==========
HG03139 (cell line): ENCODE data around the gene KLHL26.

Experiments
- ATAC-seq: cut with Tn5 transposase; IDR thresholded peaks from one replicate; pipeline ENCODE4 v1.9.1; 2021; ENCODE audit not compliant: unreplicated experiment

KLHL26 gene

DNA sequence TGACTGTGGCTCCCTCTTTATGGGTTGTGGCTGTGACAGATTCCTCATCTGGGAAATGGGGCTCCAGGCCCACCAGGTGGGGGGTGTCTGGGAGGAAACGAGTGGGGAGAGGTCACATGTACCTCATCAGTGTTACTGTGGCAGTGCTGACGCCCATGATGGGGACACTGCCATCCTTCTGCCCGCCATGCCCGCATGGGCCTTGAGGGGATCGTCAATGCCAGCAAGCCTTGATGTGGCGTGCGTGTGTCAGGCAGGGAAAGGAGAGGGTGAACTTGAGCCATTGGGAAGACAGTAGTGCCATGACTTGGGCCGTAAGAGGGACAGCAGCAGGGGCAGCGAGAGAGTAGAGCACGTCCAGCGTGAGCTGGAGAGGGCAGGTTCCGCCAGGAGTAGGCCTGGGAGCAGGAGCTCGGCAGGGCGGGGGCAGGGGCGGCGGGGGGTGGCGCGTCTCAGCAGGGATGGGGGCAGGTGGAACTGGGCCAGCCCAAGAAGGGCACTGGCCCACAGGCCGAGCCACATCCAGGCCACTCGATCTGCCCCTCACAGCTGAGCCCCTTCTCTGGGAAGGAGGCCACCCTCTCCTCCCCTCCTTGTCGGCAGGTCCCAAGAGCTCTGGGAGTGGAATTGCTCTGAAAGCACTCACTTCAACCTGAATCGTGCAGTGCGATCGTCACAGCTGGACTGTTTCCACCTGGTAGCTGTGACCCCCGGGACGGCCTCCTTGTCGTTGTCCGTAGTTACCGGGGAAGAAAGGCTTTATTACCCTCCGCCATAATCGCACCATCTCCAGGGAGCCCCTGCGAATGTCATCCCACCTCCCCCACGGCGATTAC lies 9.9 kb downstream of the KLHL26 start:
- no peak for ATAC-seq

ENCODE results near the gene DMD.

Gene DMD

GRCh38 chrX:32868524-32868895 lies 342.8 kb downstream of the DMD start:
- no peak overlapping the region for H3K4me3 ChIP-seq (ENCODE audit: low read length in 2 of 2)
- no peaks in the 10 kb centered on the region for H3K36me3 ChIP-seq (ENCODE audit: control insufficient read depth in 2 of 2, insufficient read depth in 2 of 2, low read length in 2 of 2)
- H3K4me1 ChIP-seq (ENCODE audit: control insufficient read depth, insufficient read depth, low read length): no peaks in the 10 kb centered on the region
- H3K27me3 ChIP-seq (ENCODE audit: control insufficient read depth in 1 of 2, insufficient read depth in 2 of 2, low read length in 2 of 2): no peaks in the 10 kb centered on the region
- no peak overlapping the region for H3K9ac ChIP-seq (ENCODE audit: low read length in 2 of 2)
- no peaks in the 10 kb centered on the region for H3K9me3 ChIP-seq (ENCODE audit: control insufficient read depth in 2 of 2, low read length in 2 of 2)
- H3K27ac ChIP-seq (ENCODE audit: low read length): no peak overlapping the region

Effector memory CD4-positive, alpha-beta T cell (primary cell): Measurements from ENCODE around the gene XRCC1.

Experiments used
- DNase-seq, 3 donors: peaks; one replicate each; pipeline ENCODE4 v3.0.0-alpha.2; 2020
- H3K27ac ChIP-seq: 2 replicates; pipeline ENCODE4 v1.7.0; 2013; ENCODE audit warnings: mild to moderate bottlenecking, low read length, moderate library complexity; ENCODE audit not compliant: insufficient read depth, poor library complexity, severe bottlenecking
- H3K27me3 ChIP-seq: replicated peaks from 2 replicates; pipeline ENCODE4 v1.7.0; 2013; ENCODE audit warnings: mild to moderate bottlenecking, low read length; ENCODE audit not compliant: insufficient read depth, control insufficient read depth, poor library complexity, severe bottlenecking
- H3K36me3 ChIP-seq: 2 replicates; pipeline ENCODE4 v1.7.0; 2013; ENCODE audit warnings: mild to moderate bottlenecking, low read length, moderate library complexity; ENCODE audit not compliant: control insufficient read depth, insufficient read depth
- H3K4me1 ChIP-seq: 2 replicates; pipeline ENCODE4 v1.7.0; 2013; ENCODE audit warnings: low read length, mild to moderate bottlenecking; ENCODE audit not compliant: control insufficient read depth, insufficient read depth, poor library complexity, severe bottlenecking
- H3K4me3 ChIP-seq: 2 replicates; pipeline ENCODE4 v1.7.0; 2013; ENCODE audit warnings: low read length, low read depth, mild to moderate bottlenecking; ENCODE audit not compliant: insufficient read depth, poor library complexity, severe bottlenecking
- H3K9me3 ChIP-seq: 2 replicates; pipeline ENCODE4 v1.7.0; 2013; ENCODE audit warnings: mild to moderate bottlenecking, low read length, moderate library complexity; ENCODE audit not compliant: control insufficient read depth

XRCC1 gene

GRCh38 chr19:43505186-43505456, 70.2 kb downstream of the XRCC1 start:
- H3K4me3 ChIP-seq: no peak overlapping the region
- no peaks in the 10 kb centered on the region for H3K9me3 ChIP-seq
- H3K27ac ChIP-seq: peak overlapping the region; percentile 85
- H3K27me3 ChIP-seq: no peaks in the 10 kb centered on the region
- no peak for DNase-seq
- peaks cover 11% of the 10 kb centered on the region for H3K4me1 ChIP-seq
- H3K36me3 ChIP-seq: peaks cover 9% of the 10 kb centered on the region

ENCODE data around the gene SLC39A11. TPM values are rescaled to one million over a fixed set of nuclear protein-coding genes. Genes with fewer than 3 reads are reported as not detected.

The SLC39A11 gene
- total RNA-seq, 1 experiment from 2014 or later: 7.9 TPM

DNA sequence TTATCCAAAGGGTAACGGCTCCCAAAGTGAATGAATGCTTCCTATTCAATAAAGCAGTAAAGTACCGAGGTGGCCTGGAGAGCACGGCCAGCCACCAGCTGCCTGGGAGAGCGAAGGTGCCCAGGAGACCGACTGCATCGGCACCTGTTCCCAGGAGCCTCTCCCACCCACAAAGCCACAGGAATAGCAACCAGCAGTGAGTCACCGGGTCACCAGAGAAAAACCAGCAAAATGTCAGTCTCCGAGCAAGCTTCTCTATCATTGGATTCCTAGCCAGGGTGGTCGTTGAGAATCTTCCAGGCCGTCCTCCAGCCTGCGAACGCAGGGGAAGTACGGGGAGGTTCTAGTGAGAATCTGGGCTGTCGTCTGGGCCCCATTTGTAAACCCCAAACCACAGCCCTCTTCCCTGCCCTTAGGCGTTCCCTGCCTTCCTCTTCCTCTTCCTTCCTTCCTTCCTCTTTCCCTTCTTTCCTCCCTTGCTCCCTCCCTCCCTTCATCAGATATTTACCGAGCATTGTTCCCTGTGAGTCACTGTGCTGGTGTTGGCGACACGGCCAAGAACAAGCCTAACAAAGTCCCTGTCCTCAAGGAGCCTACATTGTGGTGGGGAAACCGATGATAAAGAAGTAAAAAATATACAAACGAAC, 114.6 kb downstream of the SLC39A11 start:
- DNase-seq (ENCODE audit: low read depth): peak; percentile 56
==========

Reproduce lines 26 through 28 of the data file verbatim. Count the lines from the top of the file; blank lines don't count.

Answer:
XRCC1 gene

GRCh38 chr19:43505186-43505456, 70.2 kb downstream of the XRCC1 start:
- H3K4me3 ChIP-seq: no peak overlapping the region